The Signalling Infrastructure Condition Assessments (SICA) process provides a structured approach to determining the condition of a signalling asset by answering a set of objective questions regarding its physical condition, environment, reliability and maintainability.
Within an interlocking area, samples are taken of multiple assets (such as signals) and a condition score for each asset type is determined by averaging the score of each asset sampled. This ‘remaining life’ gives an indication of the likely date an intervention is required to renew the asset type based on the currently observed condition, a set of predicted deterioration profiles defined within the tool itself, the currently observed environment and assuming no other interventions are made.
SICA surveys are either primary or secondary – primary surveys are less detailed and occur earlier in the asset’s life. The timing and detail of condition assessments reflects the previously assessed condition, with more detailed and frequent assessments undertaken on those systems in the poorest condition.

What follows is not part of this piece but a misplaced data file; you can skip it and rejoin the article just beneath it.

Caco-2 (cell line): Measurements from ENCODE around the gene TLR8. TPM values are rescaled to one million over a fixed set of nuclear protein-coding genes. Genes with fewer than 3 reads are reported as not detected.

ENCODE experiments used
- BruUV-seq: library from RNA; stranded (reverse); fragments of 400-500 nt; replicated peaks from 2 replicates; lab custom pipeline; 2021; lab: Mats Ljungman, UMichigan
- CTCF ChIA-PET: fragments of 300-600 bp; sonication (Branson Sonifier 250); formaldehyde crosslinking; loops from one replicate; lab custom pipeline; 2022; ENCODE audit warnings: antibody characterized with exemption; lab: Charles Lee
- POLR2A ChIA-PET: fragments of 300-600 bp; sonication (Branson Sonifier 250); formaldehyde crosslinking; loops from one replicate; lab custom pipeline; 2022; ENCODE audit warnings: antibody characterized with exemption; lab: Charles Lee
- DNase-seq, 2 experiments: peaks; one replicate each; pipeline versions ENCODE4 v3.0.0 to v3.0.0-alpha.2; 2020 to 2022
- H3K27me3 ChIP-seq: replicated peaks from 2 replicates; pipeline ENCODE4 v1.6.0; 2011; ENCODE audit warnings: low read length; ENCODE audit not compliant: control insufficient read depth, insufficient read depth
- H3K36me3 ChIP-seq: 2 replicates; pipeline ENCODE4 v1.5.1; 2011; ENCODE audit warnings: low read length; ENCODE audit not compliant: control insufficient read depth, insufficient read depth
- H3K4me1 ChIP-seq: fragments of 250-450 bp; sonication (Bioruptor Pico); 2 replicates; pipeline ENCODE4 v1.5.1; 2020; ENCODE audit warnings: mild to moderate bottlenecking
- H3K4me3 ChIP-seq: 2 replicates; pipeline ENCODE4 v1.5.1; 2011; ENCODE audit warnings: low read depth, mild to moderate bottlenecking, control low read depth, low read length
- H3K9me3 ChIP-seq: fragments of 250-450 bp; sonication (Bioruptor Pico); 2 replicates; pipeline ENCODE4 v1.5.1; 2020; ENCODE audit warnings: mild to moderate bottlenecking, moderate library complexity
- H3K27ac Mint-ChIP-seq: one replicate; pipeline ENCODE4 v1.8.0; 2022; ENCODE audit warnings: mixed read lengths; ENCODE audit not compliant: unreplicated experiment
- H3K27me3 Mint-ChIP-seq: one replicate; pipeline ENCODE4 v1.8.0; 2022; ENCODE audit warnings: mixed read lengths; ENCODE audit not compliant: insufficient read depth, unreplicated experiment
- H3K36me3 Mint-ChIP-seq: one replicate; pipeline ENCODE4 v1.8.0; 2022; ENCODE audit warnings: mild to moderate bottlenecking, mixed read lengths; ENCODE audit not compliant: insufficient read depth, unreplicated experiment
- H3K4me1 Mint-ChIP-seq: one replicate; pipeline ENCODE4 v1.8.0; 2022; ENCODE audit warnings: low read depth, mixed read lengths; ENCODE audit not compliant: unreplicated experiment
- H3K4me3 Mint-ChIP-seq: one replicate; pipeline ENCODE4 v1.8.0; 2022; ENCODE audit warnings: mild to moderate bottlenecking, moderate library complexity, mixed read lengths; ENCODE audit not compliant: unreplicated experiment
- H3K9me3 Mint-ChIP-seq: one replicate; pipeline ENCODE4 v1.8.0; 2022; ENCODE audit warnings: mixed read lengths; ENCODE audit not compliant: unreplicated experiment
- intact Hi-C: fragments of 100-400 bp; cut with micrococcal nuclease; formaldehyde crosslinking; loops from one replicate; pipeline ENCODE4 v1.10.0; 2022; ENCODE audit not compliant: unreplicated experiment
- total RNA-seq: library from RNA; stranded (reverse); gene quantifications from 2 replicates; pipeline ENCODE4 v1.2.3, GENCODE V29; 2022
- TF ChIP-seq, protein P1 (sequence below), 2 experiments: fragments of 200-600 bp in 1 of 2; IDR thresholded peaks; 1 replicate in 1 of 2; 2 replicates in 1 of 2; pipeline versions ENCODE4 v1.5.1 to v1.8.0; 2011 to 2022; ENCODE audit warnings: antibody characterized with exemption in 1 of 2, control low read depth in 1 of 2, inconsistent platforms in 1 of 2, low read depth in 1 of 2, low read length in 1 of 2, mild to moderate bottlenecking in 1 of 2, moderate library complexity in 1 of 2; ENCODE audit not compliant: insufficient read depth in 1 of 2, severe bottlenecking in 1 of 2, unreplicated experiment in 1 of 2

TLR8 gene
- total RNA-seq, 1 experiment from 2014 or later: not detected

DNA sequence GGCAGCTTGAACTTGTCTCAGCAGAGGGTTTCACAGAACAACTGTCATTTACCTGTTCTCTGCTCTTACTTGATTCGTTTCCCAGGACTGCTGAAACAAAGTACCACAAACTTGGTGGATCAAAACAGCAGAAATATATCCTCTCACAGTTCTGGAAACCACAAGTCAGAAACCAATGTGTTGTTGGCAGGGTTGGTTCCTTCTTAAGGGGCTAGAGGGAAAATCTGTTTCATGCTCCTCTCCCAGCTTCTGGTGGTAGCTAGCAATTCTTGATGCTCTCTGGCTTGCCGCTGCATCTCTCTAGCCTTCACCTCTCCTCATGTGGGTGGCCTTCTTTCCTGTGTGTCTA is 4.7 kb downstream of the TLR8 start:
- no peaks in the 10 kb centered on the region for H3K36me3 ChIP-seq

A similar system is used for telecommunications assets (with the unfortunate abbreviation of TICA – not for the first time has some wag proceeded it with “Chicken”).
Control and communications assets are integral to how the railway operates and can therefore have a significant effect on train services. Not all failures will affect the reliability of the railway; for example, some components and sub-systems are designed to maintain availability under failure conditions (examples are dual filament signal lamps and duplicated transmission systems).